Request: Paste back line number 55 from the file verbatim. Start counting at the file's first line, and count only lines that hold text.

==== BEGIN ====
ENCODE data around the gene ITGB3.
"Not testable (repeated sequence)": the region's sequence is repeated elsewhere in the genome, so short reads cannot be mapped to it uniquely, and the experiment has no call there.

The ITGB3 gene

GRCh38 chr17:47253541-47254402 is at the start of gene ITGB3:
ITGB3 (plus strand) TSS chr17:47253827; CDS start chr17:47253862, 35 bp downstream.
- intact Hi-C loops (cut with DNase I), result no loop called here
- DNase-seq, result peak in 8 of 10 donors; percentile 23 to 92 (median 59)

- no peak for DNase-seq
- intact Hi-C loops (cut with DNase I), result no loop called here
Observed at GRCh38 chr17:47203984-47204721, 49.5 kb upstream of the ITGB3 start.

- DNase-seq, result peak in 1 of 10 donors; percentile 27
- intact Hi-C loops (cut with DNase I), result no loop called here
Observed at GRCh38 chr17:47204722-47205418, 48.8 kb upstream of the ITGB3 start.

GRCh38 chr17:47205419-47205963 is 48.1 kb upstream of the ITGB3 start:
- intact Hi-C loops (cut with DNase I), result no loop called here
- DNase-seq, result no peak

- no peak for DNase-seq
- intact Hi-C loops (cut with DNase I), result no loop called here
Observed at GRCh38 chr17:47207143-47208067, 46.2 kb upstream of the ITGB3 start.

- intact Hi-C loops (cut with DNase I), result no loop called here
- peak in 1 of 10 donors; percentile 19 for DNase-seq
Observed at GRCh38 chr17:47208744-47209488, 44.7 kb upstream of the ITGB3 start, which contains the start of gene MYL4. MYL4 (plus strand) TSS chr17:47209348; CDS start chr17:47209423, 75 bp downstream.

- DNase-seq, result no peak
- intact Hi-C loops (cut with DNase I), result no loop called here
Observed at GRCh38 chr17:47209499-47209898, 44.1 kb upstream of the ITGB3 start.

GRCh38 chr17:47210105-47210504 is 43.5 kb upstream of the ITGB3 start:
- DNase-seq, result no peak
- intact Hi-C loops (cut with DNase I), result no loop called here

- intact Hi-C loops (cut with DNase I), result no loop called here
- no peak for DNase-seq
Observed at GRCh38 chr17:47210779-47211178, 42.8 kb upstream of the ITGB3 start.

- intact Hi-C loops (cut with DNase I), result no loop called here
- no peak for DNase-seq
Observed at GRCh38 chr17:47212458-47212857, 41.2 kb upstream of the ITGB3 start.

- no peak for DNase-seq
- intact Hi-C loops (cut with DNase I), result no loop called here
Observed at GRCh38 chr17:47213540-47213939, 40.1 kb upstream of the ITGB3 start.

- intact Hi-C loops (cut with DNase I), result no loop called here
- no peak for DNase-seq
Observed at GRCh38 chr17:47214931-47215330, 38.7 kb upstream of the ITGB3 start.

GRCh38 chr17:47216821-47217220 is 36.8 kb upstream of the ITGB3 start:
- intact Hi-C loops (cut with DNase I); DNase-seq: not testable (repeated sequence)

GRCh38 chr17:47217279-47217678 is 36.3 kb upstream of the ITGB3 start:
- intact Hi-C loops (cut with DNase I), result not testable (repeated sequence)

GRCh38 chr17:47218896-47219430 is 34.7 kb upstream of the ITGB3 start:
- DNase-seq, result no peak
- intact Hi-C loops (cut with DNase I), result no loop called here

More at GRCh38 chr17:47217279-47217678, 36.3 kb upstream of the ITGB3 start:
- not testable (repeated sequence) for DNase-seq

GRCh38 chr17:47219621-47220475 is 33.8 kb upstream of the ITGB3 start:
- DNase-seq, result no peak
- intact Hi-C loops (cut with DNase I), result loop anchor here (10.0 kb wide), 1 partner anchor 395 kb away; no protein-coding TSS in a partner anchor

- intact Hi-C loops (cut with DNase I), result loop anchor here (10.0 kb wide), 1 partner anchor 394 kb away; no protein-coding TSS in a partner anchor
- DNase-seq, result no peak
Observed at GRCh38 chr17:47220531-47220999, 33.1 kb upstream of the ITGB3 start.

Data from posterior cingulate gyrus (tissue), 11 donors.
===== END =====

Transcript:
Observed at GRCh38 chr17:47220531-47220999, 33.1 kb upstream of the ITGB3 start.